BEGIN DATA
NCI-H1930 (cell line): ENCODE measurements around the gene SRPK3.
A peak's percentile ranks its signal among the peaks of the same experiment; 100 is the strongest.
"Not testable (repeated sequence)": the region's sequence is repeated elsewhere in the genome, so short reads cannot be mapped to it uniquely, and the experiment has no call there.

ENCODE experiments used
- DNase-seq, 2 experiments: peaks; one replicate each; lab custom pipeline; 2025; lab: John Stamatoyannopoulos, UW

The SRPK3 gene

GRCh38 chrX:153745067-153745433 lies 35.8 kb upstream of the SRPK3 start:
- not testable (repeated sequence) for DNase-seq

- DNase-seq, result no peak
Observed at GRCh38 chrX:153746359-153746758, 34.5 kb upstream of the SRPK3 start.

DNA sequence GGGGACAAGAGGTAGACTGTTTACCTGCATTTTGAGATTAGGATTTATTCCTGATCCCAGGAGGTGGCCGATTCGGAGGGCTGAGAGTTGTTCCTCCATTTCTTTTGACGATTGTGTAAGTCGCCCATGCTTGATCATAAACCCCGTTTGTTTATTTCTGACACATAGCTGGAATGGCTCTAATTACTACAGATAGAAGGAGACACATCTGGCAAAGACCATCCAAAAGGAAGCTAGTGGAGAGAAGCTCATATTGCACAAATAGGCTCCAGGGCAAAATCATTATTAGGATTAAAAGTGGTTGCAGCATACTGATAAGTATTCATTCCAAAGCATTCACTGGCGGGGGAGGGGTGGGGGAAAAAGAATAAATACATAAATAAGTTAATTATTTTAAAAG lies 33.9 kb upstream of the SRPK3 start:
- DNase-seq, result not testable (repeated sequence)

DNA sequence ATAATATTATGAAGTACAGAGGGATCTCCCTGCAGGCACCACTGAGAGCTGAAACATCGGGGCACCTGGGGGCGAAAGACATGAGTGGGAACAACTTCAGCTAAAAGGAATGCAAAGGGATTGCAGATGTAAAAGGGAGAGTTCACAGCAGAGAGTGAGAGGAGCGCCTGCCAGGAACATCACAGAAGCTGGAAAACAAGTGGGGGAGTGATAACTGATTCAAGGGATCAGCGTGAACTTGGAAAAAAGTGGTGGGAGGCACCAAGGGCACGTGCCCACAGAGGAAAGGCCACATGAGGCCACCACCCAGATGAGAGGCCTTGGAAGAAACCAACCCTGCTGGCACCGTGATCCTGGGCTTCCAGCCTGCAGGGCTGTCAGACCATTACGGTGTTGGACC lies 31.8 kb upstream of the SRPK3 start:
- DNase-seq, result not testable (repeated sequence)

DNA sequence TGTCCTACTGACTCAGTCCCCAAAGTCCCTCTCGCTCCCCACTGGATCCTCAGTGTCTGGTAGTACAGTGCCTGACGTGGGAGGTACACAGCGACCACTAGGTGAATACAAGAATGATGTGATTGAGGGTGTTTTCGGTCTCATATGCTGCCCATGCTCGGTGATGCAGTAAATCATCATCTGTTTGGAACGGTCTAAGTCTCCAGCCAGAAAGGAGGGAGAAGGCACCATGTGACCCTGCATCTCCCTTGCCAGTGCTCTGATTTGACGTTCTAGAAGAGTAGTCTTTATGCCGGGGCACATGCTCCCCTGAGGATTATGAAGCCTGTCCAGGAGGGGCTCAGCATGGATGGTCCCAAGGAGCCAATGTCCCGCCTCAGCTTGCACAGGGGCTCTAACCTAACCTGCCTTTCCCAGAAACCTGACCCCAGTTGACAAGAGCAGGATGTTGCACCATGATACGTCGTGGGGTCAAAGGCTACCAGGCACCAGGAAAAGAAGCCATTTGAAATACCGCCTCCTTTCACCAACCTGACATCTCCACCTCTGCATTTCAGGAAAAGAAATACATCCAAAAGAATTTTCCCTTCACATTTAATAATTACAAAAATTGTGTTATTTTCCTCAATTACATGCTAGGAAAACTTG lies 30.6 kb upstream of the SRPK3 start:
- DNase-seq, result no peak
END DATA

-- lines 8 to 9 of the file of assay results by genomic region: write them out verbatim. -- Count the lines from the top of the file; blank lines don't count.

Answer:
- not testable (repeated sequence) for DNase-seq

- DNase-seq, result no peak